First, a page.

Rep. Jim Langevin (D-R.I.) introduced a bill late last week that would implement a number of the major foster care financing reforms proposed by two influential foundations last year.
Chief among them: making all foster youth eligible for federal funding under Title IV-E of the Social Security Act, but limiting federal funds to three years of foster care for each youth.
“Too many children live in limbo in foster care, and we need to support a system that prioritizes permanent home placements,” said Langevin, in a statement about the bill.
The aim of the Permanent Families for All Children Act is to push states into quicker moves to permanency – reunification, adoption or guardianship – for children. This is accomplished through two principal actions:
1) Allowing states to claim reimbursements for all foster youths. Currently, federal reimbursement is only available for youths whose parents earned below income thresholds set in 1996. This, alongside dramatically reduced overall numbers, has led to a decline in the number of IV-E eligible children.
While child welfare finance reform remains a hotly debated issue, there is virtually unanimous support for elimination of the current income test.
2) Stopping federal reimbursements for any foster youth after three years in care. Currently, there is no limit to how long IV-E funds can be drawn for a youth.
“When abuse or neglect happens, our responsibility is to act quickly and thoughtfully to give kids their best chance to grow up in a loving and supportive permanent home,” said First Focus Campaign for Children President Bruce Lesley, whose organization endorsed the bill. “This bill gives states an incentive to do just that and the supports they need to get the job done.”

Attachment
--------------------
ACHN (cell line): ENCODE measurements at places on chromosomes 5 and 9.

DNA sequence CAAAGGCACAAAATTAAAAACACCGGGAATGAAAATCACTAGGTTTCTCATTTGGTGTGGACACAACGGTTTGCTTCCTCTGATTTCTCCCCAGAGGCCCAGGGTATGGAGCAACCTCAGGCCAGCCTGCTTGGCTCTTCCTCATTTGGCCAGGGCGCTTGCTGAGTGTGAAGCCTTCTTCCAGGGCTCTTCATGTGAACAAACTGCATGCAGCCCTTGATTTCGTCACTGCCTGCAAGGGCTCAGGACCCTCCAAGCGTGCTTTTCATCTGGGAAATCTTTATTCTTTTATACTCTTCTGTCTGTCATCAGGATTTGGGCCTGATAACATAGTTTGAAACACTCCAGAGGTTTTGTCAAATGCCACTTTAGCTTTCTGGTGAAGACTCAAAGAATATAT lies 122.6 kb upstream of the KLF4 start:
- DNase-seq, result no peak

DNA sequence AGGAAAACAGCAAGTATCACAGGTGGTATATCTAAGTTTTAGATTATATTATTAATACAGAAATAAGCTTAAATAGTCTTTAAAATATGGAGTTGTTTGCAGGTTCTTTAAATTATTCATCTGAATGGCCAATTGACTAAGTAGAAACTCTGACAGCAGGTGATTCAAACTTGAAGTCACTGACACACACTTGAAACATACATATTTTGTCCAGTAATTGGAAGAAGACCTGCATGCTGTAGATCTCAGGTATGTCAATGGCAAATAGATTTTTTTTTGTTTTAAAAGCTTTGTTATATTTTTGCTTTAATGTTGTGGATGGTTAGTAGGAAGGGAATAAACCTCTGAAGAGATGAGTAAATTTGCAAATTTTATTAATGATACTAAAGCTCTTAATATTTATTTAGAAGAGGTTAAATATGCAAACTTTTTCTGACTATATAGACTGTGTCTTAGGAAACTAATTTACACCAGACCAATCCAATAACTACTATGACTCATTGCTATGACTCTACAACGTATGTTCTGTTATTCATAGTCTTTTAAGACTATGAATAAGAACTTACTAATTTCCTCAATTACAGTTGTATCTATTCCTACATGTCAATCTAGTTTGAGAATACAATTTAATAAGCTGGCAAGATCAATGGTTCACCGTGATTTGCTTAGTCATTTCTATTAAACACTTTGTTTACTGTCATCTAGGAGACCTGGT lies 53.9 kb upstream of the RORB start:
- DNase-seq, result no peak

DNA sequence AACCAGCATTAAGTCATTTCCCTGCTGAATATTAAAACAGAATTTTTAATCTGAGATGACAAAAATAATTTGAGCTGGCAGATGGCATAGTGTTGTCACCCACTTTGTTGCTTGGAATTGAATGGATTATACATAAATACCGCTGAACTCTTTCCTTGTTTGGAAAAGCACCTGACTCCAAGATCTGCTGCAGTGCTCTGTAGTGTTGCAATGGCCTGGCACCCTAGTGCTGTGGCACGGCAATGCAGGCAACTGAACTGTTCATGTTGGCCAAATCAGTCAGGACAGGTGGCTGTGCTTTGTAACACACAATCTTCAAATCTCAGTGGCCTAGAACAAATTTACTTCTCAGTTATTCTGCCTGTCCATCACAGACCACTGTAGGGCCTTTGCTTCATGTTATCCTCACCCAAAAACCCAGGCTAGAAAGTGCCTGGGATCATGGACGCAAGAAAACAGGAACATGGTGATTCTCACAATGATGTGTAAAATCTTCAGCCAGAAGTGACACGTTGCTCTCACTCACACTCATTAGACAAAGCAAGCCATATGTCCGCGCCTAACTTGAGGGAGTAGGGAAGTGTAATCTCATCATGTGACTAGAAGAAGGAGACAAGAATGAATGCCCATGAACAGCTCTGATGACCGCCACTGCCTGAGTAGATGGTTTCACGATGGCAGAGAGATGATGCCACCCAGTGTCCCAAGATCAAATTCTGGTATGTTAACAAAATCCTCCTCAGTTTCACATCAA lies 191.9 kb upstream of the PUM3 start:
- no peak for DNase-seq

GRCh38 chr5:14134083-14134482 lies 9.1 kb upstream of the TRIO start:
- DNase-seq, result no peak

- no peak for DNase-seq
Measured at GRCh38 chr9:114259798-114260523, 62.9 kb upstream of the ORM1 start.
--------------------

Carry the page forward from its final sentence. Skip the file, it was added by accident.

Langevin’s bill would further limit the federal contribution to congregate care for foster youth. States would only receive half as much from the federal government for placements in residential care, and they could only use federal dollars for one year of placement in an institution.
The bill would also use some savings from the limitations on foster care spending to sweeten loan forgiveness incentive programs for child welfare workers. Langevin would drop from ten to five the number of years a social worker needed to be on the job to qualify for student loan forgiveness.
Most of the concepts espoused in the bill are identical or at least similar to the key parts of a plan published in October by the Annie E. Casey Foundation and the Jim Casey Youth Opportunities Initiative.
Langevin’s bill was referred to two committees: Ways and Means and Education and the Workforce. It does not yet have a companion in the Senate.
States would have three years to comply with the legislation. Click here to read the legislation.
John Kelly is the editor-in-chief of The Imprint.